Health insurance premiums in the 39 states that use HealthCare.gov will fall 1.5 percent on average for the most commonly purchased plans in 2019, marking the first time that rates have dropped since the 2010 health care law was implemented.
The decline is a significant departure from steep increases in 2017 and 2018. Premiums for HealthCare.gov plans grew by an average of 37 percent for plans this year, after rising by 25 percent the year before, the Centers for Medicare and Medicaid Services said Thursday.
Last year, insurance companies raised rates because they were uncertain about the future stability of the markets created under the health care law. The administration had cut off funding for subsidies that helped some consumers afford out-of-pocket costs and insurers anticipated the effective end of a requirement for most Americans to get coverage, said Sabrina Corlette, a research professor at the Center on Health Insurance Reforms at Georgetown University.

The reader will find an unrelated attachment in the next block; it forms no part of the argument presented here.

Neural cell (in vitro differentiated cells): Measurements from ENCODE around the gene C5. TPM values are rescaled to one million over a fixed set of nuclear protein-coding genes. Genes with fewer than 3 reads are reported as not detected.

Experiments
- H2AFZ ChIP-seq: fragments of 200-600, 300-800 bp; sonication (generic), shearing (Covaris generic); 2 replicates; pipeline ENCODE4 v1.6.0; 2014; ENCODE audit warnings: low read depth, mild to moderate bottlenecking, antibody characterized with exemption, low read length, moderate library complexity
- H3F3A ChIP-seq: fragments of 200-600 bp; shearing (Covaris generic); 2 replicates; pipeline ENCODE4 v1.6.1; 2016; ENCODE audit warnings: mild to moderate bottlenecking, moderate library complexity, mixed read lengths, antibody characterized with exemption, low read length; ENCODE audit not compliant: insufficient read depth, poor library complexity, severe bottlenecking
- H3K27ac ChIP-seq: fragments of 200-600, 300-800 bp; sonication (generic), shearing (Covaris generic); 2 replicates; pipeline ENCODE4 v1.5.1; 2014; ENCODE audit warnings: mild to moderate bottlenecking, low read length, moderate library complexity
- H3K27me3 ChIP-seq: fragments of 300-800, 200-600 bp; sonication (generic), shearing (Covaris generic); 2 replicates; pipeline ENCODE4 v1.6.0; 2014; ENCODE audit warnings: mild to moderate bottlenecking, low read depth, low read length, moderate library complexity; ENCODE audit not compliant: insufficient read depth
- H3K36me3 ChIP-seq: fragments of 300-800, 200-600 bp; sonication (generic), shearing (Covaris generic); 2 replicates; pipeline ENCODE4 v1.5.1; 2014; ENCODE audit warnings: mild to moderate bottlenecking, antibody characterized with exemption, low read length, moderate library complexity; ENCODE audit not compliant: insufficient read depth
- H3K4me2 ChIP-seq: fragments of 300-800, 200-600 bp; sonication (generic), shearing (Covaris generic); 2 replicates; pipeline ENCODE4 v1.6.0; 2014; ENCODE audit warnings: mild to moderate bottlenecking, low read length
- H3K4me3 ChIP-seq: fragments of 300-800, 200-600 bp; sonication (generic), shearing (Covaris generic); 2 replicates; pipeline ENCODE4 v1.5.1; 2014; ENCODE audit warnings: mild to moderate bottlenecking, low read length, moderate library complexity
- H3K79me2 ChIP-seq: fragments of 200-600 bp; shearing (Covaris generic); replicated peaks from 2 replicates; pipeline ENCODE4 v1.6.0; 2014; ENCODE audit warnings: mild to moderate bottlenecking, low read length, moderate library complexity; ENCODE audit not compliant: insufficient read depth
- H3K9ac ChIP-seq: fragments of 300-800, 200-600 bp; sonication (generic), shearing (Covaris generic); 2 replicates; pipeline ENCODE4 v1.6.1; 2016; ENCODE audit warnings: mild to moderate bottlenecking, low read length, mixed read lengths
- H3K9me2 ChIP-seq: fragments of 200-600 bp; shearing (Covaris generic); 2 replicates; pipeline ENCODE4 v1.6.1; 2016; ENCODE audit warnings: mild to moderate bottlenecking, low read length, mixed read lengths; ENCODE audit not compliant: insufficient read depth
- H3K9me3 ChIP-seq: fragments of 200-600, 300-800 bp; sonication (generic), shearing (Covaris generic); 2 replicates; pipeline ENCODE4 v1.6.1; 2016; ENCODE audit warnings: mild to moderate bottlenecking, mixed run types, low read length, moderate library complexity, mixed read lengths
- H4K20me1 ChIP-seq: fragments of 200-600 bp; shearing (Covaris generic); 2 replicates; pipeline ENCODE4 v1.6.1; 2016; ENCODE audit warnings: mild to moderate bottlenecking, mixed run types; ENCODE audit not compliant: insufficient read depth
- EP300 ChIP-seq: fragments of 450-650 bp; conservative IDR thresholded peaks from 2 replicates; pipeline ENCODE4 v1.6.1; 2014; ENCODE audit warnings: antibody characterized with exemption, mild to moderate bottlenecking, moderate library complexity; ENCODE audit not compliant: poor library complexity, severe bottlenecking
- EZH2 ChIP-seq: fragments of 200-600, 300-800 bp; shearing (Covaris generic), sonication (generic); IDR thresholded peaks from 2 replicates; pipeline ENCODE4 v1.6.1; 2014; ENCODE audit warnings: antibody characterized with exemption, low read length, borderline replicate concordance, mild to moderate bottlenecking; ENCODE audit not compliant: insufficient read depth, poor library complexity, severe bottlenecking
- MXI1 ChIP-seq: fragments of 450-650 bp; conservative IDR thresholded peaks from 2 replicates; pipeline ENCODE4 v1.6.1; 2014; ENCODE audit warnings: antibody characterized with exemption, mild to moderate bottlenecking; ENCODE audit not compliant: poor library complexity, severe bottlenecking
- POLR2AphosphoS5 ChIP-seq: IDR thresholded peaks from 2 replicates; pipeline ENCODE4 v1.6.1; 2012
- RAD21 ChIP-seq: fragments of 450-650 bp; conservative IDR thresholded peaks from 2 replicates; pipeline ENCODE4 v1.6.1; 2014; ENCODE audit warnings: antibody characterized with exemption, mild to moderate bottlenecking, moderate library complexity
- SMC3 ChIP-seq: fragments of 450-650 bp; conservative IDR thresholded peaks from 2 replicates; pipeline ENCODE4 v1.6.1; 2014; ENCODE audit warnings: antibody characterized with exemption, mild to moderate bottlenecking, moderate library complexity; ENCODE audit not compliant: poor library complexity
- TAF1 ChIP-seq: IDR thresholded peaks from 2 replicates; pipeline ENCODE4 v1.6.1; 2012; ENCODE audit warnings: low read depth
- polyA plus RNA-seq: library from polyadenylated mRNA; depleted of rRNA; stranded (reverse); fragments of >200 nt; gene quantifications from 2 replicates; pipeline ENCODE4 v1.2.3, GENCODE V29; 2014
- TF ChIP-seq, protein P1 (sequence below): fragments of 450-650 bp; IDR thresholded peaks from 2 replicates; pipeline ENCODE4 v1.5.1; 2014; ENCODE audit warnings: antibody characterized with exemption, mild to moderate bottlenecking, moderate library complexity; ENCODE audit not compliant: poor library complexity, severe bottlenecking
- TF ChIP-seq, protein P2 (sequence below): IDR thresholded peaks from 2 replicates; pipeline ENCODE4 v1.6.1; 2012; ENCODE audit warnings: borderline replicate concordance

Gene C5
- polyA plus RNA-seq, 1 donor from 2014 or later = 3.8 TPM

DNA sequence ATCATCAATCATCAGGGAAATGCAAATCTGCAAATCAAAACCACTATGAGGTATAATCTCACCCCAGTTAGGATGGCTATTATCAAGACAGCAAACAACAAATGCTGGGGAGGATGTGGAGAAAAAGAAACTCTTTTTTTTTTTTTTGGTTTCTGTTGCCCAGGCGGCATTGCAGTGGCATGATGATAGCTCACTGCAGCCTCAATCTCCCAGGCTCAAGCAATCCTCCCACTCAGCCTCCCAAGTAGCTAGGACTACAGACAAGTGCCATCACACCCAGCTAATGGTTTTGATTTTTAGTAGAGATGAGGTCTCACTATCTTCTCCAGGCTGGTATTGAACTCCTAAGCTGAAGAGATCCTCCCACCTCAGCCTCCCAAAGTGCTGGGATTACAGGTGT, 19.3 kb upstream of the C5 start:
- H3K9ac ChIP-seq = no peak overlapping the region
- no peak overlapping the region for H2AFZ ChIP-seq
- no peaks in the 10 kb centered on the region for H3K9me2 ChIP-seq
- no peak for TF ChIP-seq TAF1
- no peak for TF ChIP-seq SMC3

What were seeing now is that these companies overshot the mark a little bit with their pricing, and so theyre kind of recalibrating now, she said.
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